Debut directors impress at National Awards test sharma | 08:52 PM IST Mar 07, 2012

New Delhi: Rohini Hattangady, the only Indian actress to have won the prestigious BAFTA award, says the new breed of directors are adept with the global appeal of the country's local social issues and the freshness and creativtity in their scripts impressed the National Awards jury.

"I think the young filmmakers are aware of global appeal nowadays because they don't just think only in terms of their region. They are going out of their region and globalising the issues of their region to make them universal," Rohini, chairperson of feature film jury for the 59th National Film Awards, told IANS.

"I think they are getting more aware of their societies and surroundings, and problems. So they are making efforts to bring those issues to the big screen. Of all entries, we felt work of debut directors was very promising" she added.

The 59th National Film Awards were announced here Wednesday

Rohini is a National award-winning actress herself.

She won the best supporting actress National award for Govind Nihalani's satirical drama 'Party' in 1985, and is the only Indian actress to win a BAFTA (British Academy of Film and Television Arts) award for best actress in a supporting role for her performance as Kasturba Gandhi in British filmmaker Richard Attenborough's 1982 film 'Gandhi'.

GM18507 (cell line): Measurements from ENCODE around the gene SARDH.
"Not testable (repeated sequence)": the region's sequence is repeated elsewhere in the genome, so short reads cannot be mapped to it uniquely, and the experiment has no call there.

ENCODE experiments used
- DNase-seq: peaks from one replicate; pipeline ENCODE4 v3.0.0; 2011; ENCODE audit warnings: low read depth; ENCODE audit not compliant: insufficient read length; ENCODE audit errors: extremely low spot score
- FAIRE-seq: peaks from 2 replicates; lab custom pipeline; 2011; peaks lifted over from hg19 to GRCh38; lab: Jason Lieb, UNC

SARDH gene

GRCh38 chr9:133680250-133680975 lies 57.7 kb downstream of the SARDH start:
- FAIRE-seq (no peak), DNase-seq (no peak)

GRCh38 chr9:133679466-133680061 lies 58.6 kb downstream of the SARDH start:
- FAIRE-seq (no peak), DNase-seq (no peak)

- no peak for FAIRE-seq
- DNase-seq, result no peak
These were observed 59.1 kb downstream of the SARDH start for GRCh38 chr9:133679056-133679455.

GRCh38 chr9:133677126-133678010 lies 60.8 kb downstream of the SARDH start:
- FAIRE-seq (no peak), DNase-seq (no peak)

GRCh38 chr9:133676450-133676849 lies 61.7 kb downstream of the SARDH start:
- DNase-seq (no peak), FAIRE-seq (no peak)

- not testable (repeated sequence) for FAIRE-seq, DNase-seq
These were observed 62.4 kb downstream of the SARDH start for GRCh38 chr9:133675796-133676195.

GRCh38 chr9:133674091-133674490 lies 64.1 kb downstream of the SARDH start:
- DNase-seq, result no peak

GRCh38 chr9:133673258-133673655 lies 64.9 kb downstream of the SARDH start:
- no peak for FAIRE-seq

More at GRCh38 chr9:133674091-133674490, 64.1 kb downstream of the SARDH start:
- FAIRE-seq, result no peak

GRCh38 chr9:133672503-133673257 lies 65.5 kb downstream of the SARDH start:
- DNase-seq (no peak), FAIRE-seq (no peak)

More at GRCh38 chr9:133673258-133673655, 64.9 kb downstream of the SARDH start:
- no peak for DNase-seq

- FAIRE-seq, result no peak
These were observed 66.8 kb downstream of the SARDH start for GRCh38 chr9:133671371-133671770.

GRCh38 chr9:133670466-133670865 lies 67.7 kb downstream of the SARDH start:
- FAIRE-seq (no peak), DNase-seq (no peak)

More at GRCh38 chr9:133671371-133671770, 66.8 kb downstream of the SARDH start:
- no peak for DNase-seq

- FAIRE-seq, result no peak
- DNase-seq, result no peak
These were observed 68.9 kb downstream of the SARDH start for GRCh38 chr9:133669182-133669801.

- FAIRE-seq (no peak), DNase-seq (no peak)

In the feature film jury of the 59th National Film Awards, she was accompanied by 10 others -- namely filmmakers K.P. Kumaran, Vinay Shukla, Prakash Belawadi abd Hiren Bora, actor Aloknanda Roy, film editor A.S. Kanal, academicians K. Hariharan and Ranjani Mazumdar, writer Kishwar Desai and former joint director of Osian's Cinefan film festival Latika Padgaonkar.

They adjudged Marathi film 'Deool' and Kannada film 'Byari' as the best films.

Rohini, 56, says it was fascinating to see the variety in cinema, and also the unique treatment to each of them.

"The treatment to issues is to watch out for. 'Deool' is very different from 'Byari'. Both the best films are totally different. While one takes into consideration the commercialisation of religion, 'Byari' is about the values of the Muslim community, wherein once you say 'talaak', you can't remarry that same person unless you first get married to someone else....

"So see the paradox -- one talks about commercialisation of religion, and the other questions religion with a straight face. These are the varied issues young filmmakers are picking on, and they are all very good subjects," she said.